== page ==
As of April 2018 Microsoft is also supporting them, so the list of holdouts is shrinking.

Developing progressive web apps is faster since one app can serve multiple platforms.

Companies have the option to use web developers instead of pricier and more in-demand mobile specialists, so the cost is lower as well.

Maintenance is low relative to other mobile options (besides responsive sites, but those can’t even come close to offering the same level of UX).

Updates can be made centrally and pushed to customers. There’s no need to download updates.

That brings up one of the most appealing benefits of PWAs: the low barrier to adoption.

Users only have to click a link and allow the app to use their device’s features. There’s no download or lengthy setup required.

PWA Limitations

Of course, this isn’t a perfect solution for all use cases.

PWAs don’t have full functionality on all browsers. In those cases they revert into a mobile website with no extra features.

They also can’t access all a device’s features like native apps can.

Battery usage can be significantly high and load times are a bit slower than apps in general.

While PWAs outperform many mobile options, they do have lower performance than native apps.

This is most noticeable with feature-rich applications and graphics or animations where there are lots of adjustable controls .

Weighing the Alternatives

Native apps

Native apps and PWAs share a lot of features: offline access, push notifications, full-screen access, desktop icons, and more.

PWAs have some benefits over native. Pages can be shared via link or bookmarked.

They’re easy to find, accessible by everyone regardless of device, and save on data usage.

In the past limited device usage kept companies from developing PWAs, but now they can access most device features: camera, microphone, location, vibration, screen orientation, and more.

There are some device features that they don’t have, though work is being done on accessing them.

Near-Field Communication, light sensors, magnetoscope, some directional tools, shape detection, and similar functions remain out of reach.

Plus, PWAs by nature can’t usually access things like contacts, calendars, SMS, device settings, phone, and more.

Users don’t like allowing those to websites for privacy reasons.

As mentioned earlier, there’s a reduced performance on feature-heavy or highly graphic apps. Those perform better on native.

Hybrid apps

Hybrid apps and PWAs can be said to be taking opposite approaches: one brings the web to an app and the other puts an app in the web.

Hybrid offers slightly better performance and can mimic OS conventions for a more predictable and familiar user experience.

However, PWAs don’t need wrappers. They come closer to the “write once, run everywhere” philosophy, meaning their development costs are lower.

Both have similar offline capabilities.

Mobile web pages

Progressive web apps are the clear winner here. PWAs offer far more functionality and options to users than mobile pages.

Companies have increased load times by as much as 90% by switching to PWAs.

Making the Call

Mobile strategy, like all digital decisions, should be informed by business needs. PWAs can be developed quickly and on a tight budget.

They are the way to go if a company is fighting “app drop” and needs to encourage adoption.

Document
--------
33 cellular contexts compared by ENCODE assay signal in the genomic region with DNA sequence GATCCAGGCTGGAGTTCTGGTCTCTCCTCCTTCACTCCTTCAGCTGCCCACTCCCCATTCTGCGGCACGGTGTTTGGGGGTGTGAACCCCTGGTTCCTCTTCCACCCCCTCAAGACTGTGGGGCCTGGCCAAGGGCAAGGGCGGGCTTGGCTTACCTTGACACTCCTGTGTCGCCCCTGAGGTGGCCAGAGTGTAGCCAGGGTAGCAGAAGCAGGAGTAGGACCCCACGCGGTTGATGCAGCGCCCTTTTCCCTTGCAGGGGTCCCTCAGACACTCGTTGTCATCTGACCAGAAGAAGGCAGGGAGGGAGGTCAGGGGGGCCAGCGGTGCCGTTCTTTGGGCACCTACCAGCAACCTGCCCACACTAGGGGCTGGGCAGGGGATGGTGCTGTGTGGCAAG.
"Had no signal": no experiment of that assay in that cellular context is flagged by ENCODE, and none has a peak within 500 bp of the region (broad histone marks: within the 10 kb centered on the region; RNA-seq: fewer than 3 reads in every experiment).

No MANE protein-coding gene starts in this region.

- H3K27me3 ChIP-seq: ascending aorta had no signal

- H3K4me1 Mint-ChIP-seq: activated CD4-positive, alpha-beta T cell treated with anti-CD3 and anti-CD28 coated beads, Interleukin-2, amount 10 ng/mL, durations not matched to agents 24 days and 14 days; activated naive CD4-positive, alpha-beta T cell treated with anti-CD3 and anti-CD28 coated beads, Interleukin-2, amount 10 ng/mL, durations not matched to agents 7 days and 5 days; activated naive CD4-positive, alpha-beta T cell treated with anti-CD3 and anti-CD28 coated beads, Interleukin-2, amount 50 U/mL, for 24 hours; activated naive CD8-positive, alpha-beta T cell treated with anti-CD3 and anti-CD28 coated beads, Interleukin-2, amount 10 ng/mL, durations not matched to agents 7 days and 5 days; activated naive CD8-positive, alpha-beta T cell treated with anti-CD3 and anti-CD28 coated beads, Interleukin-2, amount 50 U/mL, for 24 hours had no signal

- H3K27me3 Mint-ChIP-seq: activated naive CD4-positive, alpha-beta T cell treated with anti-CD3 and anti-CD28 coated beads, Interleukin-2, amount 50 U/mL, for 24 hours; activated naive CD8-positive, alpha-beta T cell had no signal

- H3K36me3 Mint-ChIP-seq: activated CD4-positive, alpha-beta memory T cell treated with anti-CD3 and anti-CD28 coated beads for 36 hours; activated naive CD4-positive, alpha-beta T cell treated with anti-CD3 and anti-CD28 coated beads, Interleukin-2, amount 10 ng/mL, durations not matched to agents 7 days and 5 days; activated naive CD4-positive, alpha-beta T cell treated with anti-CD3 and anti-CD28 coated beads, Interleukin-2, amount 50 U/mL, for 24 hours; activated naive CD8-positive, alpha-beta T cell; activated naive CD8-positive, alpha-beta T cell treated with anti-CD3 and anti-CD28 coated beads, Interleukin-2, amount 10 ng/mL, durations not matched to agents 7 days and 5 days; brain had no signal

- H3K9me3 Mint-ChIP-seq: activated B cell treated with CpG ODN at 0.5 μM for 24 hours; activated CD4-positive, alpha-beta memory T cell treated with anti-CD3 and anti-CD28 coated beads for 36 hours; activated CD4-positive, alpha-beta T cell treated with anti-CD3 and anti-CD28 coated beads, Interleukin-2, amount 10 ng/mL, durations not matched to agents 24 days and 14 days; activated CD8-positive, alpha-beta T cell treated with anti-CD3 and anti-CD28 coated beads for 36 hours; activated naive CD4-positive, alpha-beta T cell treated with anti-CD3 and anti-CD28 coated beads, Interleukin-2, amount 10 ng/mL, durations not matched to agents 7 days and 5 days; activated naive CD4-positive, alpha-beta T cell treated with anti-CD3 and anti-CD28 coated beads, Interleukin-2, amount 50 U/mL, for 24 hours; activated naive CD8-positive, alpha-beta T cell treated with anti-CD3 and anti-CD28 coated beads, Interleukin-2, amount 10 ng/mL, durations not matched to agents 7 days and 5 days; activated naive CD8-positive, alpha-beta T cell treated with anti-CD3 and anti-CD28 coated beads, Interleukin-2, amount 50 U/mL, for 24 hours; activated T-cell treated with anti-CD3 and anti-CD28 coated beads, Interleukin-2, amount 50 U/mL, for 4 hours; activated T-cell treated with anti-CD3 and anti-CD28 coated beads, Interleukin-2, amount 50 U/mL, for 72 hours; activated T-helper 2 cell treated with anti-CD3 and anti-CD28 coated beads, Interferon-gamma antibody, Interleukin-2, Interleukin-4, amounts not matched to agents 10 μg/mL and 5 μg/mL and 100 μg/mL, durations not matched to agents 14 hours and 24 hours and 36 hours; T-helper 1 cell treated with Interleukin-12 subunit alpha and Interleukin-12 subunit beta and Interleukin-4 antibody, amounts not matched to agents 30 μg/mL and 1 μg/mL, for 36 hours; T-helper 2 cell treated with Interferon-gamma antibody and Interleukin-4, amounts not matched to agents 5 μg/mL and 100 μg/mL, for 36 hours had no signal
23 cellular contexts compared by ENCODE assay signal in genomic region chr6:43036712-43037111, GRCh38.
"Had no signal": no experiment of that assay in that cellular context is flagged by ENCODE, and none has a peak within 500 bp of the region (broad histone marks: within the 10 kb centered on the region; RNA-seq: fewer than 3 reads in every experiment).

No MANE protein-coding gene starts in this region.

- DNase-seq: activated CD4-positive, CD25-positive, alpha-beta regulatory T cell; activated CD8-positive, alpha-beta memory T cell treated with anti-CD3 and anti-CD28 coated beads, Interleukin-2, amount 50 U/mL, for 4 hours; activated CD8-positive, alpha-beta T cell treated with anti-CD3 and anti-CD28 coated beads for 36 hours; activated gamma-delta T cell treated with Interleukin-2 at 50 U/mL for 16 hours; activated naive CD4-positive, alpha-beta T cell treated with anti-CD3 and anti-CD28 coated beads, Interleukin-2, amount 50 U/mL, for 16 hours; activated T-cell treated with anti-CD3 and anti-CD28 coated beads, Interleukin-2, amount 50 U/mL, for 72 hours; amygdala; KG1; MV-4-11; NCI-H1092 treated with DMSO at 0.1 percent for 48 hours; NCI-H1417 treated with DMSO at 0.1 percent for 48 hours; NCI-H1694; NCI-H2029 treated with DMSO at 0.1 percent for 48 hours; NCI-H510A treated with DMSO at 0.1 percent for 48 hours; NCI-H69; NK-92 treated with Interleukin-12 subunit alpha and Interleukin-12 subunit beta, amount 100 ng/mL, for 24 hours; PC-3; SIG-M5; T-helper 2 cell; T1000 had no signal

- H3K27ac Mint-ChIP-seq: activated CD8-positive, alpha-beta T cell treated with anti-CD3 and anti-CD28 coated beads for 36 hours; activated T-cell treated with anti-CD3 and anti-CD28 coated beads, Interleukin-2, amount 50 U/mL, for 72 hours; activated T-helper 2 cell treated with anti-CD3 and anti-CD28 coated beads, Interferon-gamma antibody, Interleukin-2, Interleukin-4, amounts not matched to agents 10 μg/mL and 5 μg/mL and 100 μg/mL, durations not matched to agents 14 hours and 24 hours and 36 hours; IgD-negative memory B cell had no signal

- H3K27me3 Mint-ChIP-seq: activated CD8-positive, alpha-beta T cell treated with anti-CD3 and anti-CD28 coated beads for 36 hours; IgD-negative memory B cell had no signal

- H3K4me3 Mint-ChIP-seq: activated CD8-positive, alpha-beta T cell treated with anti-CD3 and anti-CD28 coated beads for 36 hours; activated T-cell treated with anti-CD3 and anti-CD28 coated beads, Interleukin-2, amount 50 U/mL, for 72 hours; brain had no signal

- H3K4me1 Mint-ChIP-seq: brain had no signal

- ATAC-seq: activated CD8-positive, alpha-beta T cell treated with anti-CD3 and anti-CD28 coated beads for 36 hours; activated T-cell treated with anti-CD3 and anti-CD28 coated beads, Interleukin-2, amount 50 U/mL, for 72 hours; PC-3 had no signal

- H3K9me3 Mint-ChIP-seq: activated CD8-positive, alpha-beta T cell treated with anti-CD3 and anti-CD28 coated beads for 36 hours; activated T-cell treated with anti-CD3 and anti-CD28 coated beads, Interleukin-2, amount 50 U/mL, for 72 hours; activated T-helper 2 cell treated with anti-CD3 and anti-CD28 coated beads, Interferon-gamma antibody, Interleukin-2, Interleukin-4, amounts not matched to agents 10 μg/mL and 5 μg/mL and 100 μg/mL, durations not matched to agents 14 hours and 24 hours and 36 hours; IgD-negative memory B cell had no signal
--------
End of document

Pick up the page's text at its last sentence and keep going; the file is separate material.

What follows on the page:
However, if Apple users are the target market PWAs won’t be the right fit since they won’t run well on that OS.

Orlando Mobile App Development Company

Concepta, one of Orlando’s leading mobile development companies, works with clients of all sizes and budgets.

We know the value of a wide toolkit to help our partners overcome business challenges, grow sales, and improve internal processes.

For some businesses, Concepta recommends progressive web apps (PWAs).

We offer a good balance between ROI and customer experience- as long as the project is a good fit.

Is a PWA the right choice for your company? Schedule your free consultation to take advantage of Concepta’s 12 years of experience in powering digital strategies.

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Maximize Availability with Progressive Web Apps

progressive web apps

Although consumers are spending more time in apps than ever, the number of new apps they adopt is shrinking. More than 65% of mobile users download less than one app each month. Getting attention for a new app is hard, and only 26.4% of people who do visit the store page go on to download it.

In the past creators have tried to get around this using web apps. Web apps don’t need to be downloaded at all. They’re accessed through a browser, and as such are mostly device agnostic (though each browser has its own quirks that may affect how the web app performs).

Traditional web apps have a lot of pitfalls, however. Performance is noticeably worse than with native or hybrid apps. There aren’t many features available when users are offline or in a low-service area. Even when they are online access to device utilities like the camera or gyroscope is severely limited. Web apps don’t offer nearly the same experience as a native app.

At least, that was the case.

The Web App Revolution

A major change is underway in how the mobile web works. The new breed of web apps- called progressive web apps or PWAs- have more in common with native applications than they do with mobile websites. They offer a broad range of features typically only found in native and hybrid apps without consumers being required to download anything.

Google’s VP of Product Management, Rahul Row-Chowdhury, compared PWAs to the paradigm-changing advent of AJAX some ten years ago, saying, “Progressive Web Apps are that same fundamental shift for the mobile Web.”

PWAs solve a lot of problems for creators. First, they save time and money by allowing developers to focus on one product. Native apps require a separate product for each platform while hybrid apps use platform-specific wrappers to function on different platforms. Progressive web apps just need a browser, so companies are freed from the burden of building and maintaining a handfull of codebases.

Most apps aren’t included in search engine results; prospective users have to visit the app store in order to find them. Creators get around this with the imperfect solution of a “landing page” with a link to the store. That lets them apply the SEO needed to help users find their app, but that adds steps to the process.

The more steps involved in doing something- even something a person is excited about- the less likely the user is to continue. Only 90% of those who download an app will use it, and every additional step knocks out up to 20% of potential users. This is the biggest advantage of progressive web apps. More users complete the app onboarding process because there are dramatically fewer obstacles between them and the content.